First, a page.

Widow Ruth is seven months pregnant when, believing herself to be guided by her unborn baby, she embarks on a homicidal rampage, dispatching anyone who stands in her way.
Director: Alice Lowe
Writer: Alice Lowe
Starring: Alice Lowe, Jo Hartley, Tom Davis, Kayvan Novak, Gemma Whelan
Prevenge is, by the title alone, a worthy impulse watch. A pregnant woman is driven to kill by the voice of her unborn fetus? Sign me up! The good news is that Alice Lowe’s feature length directorial debut is both funny and unnerving, and she brings brilliant life to her own script in the title role, a task few have accomplished.
The film opens onto one of many awkward conversations between long-pregnant Ruth (Alice Lowe, The Mighty Boosh and Hot Fuzz) and a seemingly unknown stranger, whom Ruth brutally executes. Following a tear-sodden breakdown, Ruth returns to her generic hotel room, wherein she spends her nights. Soon enough, we hear little baby’s voice urging Ruth not just to kill again, but to kill better. As the film unfolds, it becomes clear that Ruth’s baby-daddy has died, and her newborn-to-be wants revenge on whoever may be responsible.
While the film acts as a revenge-whodunit, the real star here is Alice Lowe’s angst-ridden yet caustically witty Ruth, who manages to depict the lonely act of pregnancy with a lack of grace that just feels right. The script alternates flawlessly between offbeat bloody meetings and trivial day-to-day commonplaces, like prenatal yoga and a late-night telly viewing. This juxtaposition allows the movie to delve headlong into character-building much better than the common slasher flick allows, and makes the occasional violence stand out in far-starker contrast.
The film itself seems to draw subtle separation between its homicidal moments and its normal ones visually, as well as thematically—scenes of menial doldrums are sterile, white and clinical, while scenes of tension and passion are redder, warmer and faster. The whole shebang feels well produced, which is astounding given the film’s 11 day shooting time, and the fact that Lowe made the picture because she was seven months pregnant and unable to get cast elsewhere. That latter point seems to have flavored Prevenge beneficially; much like Alice, Ruth makes things happen because the alternative is nothingness, a lack of purpose.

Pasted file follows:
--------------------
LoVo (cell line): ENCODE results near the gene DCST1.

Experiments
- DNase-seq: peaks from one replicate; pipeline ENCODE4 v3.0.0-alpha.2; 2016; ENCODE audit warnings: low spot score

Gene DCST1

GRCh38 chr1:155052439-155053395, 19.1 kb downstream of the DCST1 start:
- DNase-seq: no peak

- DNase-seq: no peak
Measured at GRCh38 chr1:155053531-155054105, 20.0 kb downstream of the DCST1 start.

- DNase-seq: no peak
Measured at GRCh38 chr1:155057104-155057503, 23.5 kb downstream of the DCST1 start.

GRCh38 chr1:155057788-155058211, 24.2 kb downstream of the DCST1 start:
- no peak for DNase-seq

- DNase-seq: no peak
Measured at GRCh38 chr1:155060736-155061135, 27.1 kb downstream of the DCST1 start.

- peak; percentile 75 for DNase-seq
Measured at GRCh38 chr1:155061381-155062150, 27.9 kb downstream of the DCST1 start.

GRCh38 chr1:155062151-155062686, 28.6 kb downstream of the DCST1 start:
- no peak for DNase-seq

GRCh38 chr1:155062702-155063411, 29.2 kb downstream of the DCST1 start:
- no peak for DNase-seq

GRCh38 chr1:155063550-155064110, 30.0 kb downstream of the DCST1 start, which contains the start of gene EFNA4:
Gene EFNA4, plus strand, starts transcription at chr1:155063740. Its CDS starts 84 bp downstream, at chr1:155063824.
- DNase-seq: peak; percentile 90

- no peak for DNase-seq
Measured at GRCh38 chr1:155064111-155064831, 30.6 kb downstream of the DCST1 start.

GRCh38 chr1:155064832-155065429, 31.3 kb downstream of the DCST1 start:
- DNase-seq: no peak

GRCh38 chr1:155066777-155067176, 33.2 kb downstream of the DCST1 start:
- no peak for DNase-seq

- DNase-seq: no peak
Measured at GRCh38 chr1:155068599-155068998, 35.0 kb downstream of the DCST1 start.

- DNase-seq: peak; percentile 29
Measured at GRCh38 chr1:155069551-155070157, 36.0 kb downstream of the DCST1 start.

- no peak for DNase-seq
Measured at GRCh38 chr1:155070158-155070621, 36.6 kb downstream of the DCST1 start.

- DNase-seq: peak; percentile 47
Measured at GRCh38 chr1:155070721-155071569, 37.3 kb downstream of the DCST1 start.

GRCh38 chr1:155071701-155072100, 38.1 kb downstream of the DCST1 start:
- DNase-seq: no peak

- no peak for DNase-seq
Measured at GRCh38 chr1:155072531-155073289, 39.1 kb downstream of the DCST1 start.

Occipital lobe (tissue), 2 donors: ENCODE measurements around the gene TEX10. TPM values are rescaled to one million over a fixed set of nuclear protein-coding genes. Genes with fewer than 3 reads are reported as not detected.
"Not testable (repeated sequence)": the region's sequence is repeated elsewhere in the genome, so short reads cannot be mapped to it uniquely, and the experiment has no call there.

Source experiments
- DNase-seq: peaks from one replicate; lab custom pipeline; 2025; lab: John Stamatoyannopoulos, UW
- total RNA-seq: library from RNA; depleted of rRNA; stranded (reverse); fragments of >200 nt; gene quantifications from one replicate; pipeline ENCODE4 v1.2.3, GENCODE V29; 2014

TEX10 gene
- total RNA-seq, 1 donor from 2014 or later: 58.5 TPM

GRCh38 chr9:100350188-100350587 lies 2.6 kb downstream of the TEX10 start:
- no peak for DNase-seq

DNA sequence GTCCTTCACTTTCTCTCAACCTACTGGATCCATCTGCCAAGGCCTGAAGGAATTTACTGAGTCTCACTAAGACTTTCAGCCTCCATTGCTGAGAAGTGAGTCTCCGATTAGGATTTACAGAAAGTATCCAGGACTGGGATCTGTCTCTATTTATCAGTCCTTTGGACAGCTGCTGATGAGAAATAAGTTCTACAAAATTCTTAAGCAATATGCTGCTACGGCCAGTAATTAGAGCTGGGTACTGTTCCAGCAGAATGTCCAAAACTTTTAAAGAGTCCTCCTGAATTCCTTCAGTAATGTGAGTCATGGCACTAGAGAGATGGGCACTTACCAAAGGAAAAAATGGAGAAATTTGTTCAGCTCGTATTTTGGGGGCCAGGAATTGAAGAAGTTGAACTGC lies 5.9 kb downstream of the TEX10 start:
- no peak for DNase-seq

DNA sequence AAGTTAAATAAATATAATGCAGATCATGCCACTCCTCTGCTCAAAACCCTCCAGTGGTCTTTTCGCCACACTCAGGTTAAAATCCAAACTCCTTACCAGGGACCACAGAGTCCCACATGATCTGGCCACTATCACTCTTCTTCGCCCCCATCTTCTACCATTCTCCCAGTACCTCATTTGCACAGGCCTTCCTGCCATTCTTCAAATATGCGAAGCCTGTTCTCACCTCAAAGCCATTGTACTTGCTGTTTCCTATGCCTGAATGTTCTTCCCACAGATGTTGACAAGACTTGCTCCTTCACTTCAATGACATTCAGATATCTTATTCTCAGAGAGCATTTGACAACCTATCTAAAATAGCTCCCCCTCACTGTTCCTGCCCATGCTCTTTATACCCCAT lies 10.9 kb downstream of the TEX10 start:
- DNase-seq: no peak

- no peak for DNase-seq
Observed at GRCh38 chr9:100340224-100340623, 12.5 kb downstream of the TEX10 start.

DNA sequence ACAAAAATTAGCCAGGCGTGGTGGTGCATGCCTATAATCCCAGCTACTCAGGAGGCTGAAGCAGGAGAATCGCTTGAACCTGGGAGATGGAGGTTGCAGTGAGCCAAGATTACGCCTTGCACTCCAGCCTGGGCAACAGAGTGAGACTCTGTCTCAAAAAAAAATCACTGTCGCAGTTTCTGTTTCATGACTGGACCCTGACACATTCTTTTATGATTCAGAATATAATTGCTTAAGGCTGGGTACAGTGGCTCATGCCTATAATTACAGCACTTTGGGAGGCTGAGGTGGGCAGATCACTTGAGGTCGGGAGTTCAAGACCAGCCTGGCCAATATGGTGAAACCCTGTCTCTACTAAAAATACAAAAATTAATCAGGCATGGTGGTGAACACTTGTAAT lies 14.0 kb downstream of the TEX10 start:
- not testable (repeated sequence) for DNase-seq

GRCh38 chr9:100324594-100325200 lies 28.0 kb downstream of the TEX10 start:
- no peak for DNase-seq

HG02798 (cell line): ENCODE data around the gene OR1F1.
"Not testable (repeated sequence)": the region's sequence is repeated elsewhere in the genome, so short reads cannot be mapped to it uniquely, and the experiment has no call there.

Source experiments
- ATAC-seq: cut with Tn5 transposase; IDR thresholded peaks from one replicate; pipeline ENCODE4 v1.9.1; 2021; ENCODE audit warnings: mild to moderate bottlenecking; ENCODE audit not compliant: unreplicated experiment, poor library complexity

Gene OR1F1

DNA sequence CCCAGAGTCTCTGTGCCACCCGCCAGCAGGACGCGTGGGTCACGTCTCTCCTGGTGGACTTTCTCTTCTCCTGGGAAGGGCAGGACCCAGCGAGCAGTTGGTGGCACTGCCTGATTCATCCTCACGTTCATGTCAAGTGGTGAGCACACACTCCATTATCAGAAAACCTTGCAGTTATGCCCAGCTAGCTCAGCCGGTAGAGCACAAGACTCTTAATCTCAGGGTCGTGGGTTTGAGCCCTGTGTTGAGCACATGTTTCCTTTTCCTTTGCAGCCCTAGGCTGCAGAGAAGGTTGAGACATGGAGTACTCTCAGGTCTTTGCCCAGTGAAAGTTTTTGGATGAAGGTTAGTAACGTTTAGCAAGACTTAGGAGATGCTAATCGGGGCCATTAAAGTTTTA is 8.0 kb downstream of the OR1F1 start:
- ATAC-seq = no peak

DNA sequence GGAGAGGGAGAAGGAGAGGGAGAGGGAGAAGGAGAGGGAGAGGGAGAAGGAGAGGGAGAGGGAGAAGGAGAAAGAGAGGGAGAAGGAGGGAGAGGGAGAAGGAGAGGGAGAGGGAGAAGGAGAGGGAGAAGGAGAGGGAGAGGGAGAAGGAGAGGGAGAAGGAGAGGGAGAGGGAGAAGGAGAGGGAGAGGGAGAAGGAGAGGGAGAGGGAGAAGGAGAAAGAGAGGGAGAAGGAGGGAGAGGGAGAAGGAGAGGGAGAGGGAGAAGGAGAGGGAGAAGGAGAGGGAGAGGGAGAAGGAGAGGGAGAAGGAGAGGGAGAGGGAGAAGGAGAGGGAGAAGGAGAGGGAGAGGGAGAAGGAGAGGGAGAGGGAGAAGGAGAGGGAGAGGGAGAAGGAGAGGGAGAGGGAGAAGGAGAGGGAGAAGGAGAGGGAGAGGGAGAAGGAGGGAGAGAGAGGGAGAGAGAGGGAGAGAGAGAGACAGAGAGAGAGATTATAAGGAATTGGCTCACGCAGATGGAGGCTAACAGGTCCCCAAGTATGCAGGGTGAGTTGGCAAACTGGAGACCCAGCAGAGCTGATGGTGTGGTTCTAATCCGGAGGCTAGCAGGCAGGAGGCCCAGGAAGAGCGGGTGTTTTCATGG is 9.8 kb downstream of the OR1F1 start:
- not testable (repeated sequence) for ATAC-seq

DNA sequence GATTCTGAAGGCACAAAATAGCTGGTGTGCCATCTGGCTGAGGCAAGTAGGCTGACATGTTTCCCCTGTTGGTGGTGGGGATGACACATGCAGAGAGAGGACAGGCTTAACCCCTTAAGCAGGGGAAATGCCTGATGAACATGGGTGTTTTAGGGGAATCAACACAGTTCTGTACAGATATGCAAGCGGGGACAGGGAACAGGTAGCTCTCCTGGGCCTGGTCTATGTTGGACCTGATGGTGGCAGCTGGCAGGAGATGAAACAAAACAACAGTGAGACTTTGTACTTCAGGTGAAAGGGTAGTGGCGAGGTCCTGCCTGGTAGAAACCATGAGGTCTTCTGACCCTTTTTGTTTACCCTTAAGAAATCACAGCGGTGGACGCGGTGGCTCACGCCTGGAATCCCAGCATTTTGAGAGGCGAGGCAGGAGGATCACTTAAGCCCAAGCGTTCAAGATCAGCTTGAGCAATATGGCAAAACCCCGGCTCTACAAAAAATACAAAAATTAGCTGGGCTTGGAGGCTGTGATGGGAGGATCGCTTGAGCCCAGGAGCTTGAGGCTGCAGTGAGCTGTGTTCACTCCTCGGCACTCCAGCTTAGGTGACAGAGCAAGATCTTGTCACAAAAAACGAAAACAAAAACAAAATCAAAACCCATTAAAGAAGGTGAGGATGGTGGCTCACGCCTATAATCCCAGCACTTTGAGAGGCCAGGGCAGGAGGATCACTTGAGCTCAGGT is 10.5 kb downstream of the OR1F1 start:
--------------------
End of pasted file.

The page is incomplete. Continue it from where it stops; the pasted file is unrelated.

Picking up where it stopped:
The supporting cast consists primarily of victims, who all play their parts well, particularly comedian Tim Davis (Jekyll & Hyde 2015, Paddington 2) as the slovenly creep “DJ” Dan, and Gemma Whelan (Game of Thrones), who nails her comic scene of home invasion deftly. Jo Hartley (When the Lights Went Out), who plays Ruth’s supportive midwife, does a fine job as the straight (wo)man in the room, who may be doing the wrong thing by being a good person. Kayvan Novak (Thunderbirds are Go! 2015, Skins U.K.) is around for the penultimate showdown between Ruth and her demons, and keeps his character appropriately level-headed in the face of madness.
The soundtrack here works to enhance the film in the best ways; the orchestral tracks call to modern suspense films with ambient noise and barely-there melodies, while the licensed tracks are expertly chosen mood-music for their accompanying scenes. Likewise, the borrowed scenes from the 1934 Claude Rains’ movie Crime Without Passion, where a man is haunted after murdering his wife, alternate between diegetic and non-diegetic flashes that conjure thoughts of the Greek Furies, hence personifying Ruth as an unstoppable force of retribution. Filmmakers take note, this movie has a trippy ending that works due to an effective use of subtext. It’s not an easy feat, and Alice Lowe pulls it off like a seasoned pro.
While it’s not the mindless slasher romp the silly premise could promise, Prevenge is an intelligent and entertaining indie flick that doesn’t feel all that indie. The script, casting, and lead deliver on every level, and the film comes off as both a message on the female dilemma of impending motherhood, and the social confines we put on pregnancy. Watch the movie, and just try not to apply the words of Shakespeare’s Cleopatra to womanhood: “We have no friend but resolution and the briefest end,” (Anthony and Cleopatra, 1607).